The Reserve Bank of Australia is urging the Financial System Inquiry to scrutinise barriers to small business loans, as it also pushes for action to increase supporting infrastructure for capital market funding.
In its submission to the Murray inquiry yesterday, the RBA says the focus should be on small business loans, rather than competition in the home mortgage market.
“The market for small business loans has more structural impediments to competition than most other lending markets, because information asymmetries tend to be more significant,” the RBA’s submission says.
“The Bank considers that this market should be the focus of inquiries regarding competition in lending, rather than the mortgage market.”
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The Reserve Bank says despite the recent trend toward market-based funding, some banks still play “an integral role” in helping bring firms to capital markets.
According to research from CPA Australia in 2012, the two largest sources of finance for small businesses are credit cards and secured bank loans.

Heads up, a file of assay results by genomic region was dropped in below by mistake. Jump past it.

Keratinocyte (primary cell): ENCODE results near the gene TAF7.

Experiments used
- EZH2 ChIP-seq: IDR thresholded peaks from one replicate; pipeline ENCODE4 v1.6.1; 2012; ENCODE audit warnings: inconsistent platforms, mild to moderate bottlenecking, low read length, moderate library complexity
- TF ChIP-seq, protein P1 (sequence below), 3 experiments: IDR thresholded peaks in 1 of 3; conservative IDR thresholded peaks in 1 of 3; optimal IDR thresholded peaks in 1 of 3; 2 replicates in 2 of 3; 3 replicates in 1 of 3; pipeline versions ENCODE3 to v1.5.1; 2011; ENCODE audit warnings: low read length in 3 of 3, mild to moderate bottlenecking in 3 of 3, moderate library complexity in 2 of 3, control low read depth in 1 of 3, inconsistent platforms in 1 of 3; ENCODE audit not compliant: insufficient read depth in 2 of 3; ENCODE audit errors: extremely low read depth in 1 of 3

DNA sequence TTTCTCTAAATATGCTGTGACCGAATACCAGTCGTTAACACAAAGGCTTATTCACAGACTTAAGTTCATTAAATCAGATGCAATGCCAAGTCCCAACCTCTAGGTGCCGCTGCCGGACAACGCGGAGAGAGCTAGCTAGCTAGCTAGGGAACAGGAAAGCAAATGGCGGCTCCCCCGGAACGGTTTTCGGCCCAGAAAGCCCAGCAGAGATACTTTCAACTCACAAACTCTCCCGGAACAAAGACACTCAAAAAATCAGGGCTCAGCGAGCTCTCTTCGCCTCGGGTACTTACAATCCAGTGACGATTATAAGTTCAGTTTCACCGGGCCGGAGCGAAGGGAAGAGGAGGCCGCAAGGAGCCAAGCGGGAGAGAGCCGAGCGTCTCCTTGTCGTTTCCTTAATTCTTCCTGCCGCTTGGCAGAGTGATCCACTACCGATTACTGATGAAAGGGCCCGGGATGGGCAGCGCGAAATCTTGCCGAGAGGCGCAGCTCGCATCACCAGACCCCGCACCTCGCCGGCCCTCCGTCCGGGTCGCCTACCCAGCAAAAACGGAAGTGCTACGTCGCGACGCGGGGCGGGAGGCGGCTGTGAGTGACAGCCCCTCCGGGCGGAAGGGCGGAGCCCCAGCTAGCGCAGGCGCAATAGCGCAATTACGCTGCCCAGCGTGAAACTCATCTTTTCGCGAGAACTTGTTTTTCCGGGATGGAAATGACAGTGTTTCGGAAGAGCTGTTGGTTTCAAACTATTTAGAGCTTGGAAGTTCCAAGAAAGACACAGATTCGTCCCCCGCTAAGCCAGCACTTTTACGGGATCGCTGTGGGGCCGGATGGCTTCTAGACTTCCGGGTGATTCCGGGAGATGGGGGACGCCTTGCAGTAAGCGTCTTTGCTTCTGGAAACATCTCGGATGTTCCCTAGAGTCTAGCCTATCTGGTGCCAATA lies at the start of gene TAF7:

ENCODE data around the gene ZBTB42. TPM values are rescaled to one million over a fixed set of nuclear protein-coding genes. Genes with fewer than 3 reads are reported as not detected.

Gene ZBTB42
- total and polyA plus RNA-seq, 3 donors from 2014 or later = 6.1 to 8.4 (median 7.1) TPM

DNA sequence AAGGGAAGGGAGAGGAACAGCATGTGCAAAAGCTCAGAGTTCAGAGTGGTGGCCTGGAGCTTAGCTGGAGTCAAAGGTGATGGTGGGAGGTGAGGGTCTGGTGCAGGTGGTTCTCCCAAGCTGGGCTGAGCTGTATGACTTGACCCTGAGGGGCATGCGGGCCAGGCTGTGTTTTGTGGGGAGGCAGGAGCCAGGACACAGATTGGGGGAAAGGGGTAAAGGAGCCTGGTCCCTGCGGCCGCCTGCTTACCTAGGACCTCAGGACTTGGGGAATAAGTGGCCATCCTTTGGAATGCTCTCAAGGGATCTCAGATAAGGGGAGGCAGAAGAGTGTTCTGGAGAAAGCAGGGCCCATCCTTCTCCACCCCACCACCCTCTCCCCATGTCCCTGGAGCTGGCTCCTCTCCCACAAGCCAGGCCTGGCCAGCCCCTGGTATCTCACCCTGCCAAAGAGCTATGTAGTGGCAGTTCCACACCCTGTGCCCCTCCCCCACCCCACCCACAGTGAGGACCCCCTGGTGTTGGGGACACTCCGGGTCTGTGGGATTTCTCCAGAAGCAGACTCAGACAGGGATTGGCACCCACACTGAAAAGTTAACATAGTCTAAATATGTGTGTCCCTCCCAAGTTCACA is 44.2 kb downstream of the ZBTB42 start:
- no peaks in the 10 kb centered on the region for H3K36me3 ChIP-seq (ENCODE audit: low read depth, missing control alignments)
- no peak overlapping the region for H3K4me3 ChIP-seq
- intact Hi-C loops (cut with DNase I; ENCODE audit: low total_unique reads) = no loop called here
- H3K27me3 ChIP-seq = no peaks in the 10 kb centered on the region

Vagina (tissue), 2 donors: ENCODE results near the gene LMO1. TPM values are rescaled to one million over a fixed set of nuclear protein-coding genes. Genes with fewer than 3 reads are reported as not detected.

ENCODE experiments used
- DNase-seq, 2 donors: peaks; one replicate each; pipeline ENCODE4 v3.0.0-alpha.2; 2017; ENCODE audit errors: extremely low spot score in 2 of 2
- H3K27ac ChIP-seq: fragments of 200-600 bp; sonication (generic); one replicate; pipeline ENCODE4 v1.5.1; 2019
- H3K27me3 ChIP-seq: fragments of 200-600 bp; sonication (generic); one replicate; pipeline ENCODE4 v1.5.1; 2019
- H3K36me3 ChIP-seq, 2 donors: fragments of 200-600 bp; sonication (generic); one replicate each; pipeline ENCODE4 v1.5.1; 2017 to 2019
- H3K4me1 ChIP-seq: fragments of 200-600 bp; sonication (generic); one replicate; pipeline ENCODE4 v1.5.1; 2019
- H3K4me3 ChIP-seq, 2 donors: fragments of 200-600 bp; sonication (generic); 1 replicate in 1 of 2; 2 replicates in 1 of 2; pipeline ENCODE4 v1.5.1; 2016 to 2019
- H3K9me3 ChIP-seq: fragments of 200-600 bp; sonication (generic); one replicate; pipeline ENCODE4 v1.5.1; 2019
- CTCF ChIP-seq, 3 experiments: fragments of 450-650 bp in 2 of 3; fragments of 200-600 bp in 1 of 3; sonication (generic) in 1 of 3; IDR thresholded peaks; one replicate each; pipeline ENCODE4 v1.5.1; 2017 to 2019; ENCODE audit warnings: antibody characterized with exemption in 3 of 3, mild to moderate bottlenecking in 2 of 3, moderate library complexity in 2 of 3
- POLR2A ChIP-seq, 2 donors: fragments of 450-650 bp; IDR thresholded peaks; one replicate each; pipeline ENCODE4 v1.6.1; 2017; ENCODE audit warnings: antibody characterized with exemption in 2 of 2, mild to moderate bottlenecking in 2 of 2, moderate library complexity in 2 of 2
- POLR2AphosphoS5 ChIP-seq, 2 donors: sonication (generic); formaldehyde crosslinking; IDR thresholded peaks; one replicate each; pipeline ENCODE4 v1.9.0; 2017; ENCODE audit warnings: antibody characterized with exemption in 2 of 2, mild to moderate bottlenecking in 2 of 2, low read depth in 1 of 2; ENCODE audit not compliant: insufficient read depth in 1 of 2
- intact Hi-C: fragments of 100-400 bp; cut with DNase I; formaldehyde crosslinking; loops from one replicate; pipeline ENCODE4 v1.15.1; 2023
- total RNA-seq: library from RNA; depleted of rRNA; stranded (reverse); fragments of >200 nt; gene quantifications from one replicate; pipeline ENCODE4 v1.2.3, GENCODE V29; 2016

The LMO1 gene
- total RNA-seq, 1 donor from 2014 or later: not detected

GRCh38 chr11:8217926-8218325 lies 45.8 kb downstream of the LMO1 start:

The RBA says most small businesses continue to use loans from financial institutions for their debt funding because it can be too difficult and costly to raise funds directly from capital markets.
In the decade preceding the financial crisis, access to finance for small businesses increased, however since the global financial crisis lending conditions have tightened.
“Smaller businesses are typically viewed as having more volatile revenue streams, and there are often greater information asymmetries, compared with large businesses,” the RBA’s submission says.
But while access to finance may be difficult for some small businesses, the 90% which are able to secure a loan have better conditions with the current historically low official cash rate.
New research published this week by finance site Mozo found banks have passed on more of the RBA rate cuts to small businesses than they have to consumers for credit cards, personal loans and home loans.
Since January 2012, 94% of the RBA’s rate cuts have been passed onto businesses, while only 50% have been passed on for personal loans, according to Mozo.
The research shows business credit cards have also seen twice the fall in rates as personal credit cards, dropping 25% and 11% respectively.
Mozo founder Rohan Gamble said in a statement the average business loan rate is now 6.93%.
“The signs are positive that the banks are now valuing, and investing in, their business customers and that Australia’s SMEs will be able to get access to competitive business funding and banking services to support their growth,” he says.